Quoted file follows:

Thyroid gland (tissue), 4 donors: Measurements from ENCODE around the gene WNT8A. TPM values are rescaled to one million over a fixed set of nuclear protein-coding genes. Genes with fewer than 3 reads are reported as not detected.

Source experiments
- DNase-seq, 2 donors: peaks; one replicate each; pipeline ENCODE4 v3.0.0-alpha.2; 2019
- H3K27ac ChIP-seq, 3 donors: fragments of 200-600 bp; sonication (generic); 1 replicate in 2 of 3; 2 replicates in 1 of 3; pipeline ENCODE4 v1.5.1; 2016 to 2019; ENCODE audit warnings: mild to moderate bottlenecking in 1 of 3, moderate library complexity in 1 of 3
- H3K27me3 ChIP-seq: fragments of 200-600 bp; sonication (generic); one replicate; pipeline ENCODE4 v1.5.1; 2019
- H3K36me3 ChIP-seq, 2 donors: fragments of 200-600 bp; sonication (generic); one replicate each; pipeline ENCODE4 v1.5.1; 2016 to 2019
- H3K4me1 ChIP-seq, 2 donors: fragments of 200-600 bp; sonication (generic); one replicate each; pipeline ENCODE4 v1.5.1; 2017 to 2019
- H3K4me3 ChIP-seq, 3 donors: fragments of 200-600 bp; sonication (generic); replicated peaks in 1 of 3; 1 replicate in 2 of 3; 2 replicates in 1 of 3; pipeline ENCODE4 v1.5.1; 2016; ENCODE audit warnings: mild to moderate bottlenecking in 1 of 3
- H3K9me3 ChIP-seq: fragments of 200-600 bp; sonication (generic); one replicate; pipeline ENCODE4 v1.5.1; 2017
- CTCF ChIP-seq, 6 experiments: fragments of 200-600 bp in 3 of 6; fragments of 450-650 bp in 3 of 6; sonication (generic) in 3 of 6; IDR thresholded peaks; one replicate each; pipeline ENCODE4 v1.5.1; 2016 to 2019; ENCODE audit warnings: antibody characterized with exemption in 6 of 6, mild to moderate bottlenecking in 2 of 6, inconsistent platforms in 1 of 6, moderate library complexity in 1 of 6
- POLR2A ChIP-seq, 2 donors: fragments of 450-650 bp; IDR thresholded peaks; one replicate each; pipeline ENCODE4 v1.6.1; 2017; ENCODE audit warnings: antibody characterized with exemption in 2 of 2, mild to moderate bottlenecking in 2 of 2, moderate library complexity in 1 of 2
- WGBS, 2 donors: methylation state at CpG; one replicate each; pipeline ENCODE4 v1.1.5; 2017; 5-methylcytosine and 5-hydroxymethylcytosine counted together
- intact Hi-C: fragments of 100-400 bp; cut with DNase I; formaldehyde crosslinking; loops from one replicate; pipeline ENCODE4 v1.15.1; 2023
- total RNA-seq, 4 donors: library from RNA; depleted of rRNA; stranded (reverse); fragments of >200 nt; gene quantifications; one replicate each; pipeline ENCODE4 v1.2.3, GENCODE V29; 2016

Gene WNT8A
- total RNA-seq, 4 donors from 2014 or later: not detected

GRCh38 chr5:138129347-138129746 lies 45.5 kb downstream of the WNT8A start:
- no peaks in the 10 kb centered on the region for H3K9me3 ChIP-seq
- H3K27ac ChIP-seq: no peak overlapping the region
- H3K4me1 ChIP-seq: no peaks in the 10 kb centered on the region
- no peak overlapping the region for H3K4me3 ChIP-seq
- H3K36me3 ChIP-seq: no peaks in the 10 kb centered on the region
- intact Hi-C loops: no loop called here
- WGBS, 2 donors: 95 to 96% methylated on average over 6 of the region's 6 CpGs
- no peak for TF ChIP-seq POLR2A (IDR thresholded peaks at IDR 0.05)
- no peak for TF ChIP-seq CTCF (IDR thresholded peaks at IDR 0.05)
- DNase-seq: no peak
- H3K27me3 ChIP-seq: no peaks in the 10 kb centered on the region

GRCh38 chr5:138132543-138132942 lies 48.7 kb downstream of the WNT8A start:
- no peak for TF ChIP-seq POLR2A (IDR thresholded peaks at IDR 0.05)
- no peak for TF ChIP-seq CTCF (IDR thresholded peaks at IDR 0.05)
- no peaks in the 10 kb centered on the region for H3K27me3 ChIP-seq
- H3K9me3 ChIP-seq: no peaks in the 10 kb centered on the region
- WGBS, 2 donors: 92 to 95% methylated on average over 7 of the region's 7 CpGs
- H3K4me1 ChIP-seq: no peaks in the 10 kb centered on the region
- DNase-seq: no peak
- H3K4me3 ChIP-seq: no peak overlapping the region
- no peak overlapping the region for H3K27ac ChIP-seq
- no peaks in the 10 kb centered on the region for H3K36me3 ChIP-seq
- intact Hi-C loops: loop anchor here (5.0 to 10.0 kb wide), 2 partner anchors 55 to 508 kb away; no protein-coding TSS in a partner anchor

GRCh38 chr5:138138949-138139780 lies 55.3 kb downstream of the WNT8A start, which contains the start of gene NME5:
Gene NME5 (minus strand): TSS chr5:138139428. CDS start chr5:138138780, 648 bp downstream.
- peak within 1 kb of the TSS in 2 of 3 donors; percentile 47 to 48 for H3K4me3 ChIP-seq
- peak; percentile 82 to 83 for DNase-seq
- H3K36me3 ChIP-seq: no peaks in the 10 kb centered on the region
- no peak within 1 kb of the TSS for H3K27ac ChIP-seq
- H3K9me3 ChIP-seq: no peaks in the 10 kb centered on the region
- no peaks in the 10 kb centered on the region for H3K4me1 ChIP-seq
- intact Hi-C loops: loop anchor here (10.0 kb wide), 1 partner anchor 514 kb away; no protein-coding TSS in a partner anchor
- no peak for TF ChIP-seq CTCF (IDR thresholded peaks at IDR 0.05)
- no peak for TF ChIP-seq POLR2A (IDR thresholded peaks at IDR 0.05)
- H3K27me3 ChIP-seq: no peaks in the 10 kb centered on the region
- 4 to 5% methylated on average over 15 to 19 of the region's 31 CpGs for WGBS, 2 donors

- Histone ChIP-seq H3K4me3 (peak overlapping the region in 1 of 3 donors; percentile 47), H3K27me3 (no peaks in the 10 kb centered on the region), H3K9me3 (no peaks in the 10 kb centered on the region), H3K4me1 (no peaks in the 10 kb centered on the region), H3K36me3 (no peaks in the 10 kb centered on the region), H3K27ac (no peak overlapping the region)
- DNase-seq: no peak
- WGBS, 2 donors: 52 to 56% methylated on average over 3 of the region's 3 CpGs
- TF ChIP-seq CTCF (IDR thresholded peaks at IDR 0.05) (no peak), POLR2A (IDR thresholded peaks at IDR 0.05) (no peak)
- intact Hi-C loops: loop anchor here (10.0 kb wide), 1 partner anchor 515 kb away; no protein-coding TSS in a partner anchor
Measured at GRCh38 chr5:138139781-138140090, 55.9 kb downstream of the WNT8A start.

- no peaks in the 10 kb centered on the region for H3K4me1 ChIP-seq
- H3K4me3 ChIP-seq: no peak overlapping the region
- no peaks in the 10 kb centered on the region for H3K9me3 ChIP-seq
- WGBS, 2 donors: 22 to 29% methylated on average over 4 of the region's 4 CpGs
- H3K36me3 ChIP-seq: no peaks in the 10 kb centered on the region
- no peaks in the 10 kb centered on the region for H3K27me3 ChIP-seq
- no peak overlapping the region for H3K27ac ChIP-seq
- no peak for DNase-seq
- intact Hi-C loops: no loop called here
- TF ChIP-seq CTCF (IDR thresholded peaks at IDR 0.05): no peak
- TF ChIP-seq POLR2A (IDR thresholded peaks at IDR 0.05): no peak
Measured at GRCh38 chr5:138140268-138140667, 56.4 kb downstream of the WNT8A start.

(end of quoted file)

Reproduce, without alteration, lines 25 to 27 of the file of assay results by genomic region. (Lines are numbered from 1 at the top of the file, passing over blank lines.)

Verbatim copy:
- no peak for TF ChIP-seq POLR2A (IDR thresholded peaks at IDR 0.05)
- no peak for TF ChIP-seq CTCF (IDR thresholded peaks at IDR 0.05)
- DNase-seq: no peak